Not to be taken for granted, rams and billies also need extra attention as breeding season approaches. A Breeding Soundness Exam (BSE) for your stud battery is always a good idea to ensure rams and billies are fertile and in the proper condition. This is a MUST if you plan to single-sire mate. There are several extension resources available online about how to perform a BSE. In short, you want to check for abnormalities in the testicles that may indicate the presence of a disease and/or infertility, evaluate the condition of the ram (3.5 is usually about ideal), and ensure that structurally (predominantly feet and legs) the male is capable of traveling the pasture and covering females. Another important component is to collect a semen sample to test for sperm motility and morphology. We suggest contacting your local veterinarian for assistance with this.
Mature/experienced rams and billies will usually expend less energy mating than younger males, who will often service females more than necessary. For these reasons, the recommended breeding ratio of females to males is usually around 40:1 for mature males and 25:1 for younger (2 years old or less) rams/billies. The breeding ratio may need to be adjusted based on your pasture size. If you have interest in monitoring sire and dam pairings, a marking harness with a colored crayon will show which females were mounted. While using DNA technology is the most accurate method for determining parentage of offspring resulting from multi-sire mating, using marking harnesses is certainly a cost-effective approach. Daily recording of these colorful “marks” can also allow you to estimate an approximate lambing date for the ewe. Any experienced shepherd will tell you, utilizing marking harnesses with younger rams usually provides a good chuckle.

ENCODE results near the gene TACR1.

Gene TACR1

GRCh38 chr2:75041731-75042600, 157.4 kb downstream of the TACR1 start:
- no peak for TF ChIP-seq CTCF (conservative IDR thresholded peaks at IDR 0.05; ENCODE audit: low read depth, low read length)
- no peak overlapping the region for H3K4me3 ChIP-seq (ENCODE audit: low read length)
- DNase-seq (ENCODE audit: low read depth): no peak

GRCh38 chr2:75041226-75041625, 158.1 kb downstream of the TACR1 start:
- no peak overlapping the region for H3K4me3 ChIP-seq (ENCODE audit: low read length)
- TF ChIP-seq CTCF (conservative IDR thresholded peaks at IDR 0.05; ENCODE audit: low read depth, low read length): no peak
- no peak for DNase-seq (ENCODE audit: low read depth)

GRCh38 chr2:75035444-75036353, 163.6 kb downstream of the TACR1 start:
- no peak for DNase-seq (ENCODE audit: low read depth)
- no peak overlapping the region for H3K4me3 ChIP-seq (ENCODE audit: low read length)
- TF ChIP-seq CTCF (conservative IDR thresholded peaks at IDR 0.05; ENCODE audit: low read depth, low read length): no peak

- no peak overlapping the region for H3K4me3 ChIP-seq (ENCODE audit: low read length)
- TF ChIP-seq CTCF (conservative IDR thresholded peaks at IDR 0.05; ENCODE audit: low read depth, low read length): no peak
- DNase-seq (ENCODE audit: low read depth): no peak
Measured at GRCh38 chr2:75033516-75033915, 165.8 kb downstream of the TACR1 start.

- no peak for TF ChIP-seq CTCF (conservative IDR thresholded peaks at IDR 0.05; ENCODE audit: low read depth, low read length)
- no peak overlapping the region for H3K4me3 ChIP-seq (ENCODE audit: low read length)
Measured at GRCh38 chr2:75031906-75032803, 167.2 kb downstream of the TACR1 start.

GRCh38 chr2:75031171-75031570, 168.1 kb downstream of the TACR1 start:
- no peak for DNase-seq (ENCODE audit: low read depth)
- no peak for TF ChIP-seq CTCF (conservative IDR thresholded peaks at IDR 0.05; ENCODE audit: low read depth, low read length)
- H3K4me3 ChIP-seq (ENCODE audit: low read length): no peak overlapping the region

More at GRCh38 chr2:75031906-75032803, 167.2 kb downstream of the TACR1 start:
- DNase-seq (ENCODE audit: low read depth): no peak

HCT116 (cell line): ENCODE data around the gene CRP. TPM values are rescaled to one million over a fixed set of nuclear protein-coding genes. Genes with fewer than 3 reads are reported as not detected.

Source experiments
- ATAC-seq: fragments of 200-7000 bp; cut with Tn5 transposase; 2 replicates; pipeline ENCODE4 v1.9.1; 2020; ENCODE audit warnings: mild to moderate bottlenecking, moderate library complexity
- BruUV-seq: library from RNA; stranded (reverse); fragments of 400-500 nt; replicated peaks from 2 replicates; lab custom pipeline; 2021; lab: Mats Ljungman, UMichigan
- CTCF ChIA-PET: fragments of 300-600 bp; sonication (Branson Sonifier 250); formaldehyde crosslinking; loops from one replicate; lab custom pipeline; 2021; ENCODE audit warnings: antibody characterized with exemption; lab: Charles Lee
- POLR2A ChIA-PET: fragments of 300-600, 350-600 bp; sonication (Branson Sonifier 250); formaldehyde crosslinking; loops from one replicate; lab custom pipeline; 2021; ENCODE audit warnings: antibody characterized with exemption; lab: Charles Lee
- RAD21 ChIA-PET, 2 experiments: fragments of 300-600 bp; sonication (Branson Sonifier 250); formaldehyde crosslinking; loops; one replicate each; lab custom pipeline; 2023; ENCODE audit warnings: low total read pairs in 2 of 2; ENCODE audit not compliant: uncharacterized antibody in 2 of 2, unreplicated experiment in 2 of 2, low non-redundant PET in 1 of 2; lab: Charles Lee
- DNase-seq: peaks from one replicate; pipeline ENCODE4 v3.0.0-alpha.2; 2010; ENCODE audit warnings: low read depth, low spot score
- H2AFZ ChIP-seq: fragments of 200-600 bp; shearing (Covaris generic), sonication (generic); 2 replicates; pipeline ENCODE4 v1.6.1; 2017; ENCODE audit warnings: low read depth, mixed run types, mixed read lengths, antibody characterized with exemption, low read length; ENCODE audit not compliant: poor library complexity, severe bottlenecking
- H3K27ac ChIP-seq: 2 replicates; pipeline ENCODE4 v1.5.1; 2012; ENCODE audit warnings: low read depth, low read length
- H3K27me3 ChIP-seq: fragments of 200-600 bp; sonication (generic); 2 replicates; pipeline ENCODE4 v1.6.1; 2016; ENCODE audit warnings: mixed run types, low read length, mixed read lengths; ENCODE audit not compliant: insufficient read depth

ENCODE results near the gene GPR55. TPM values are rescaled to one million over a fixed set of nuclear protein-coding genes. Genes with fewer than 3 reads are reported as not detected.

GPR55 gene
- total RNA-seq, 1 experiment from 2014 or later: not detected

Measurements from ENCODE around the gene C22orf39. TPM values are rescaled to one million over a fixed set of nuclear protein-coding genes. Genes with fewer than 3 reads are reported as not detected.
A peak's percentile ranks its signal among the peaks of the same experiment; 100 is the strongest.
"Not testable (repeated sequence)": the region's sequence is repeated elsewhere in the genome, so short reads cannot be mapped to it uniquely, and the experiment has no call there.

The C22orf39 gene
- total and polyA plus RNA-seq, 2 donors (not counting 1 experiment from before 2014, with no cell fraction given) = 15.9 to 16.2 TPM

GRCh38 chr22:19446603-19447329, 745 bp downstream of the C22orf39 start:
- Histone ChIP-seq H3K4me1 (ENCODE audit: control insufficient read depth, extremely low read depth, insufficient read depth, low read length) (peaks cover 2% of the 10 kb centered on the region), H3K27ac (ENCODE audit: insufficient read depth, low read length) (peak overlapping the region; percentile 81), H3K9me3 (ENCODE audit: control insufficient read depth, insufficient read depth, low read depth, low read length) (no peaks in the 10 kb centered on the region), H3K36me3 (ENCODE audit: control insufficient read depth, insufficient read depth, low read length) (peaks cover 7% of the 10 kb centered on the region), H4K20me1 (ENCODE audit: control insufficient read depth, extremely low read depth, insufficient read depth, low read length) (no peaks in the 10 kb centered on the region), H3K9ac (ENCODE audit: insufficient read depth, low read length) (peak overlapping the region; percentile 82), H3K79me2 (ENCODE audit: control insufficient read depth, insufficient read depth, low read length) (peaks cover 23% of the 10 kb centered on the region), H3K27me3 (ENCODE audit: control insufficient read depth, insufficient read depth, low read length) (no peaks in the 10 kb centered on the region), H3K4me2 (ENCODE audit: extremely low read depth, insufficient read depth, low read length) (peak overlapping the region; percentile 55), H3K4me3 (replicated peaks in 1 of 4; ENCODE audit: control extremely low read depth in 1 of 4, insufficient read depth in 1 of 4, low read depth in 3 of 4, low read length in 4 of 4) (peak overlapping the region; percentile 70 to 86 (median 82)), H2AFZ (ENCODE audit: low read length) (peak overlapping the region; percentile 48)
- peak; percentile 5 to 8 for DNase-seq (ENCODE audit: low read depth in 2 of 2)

Here in Texas, we have the largest sheep and goat populations of any state, but we also struggle with having comparatively low kid and lamb crop percentages. Predation is absolutely a big component of this, but sometimes tunnel vision causes us to focus on predators as being the sole reason for the underwhelming output from our herds and flocks.
Often, there are other management issues that are significantly compromising the lamb or kid crop. To wean a lot of lambs, you need to start with a lot. The first step to a higher percentage is proper management prior to and during the breeding season. Going in to breeding, all females need to be capable of conceiving, carrying, and raising offspring.
All males need to be fertile and in the proper condition to endure a successful breeding season. This discussion is timely as most producers tend to breed in the fall in synch with seasonal reproductive tendencies of small ruminants. With that said, I encourage you to look into strategies to alter the timing of breeding slightly to capture price advantages found during times of lower supply. That however is a topic for another day. For now, I hope you enjoy the rain and cooler weather and here’s to a profitable 2021 kid and lamb crop!
To provide feedback on this article or request topics for future articles, contact me at email@example.com or 325-657-7324. For general questions about sheep and goats, contact your local Texas A&M AgriLife Extension Service county office. If they can’t answer your question, they have access to someone who can.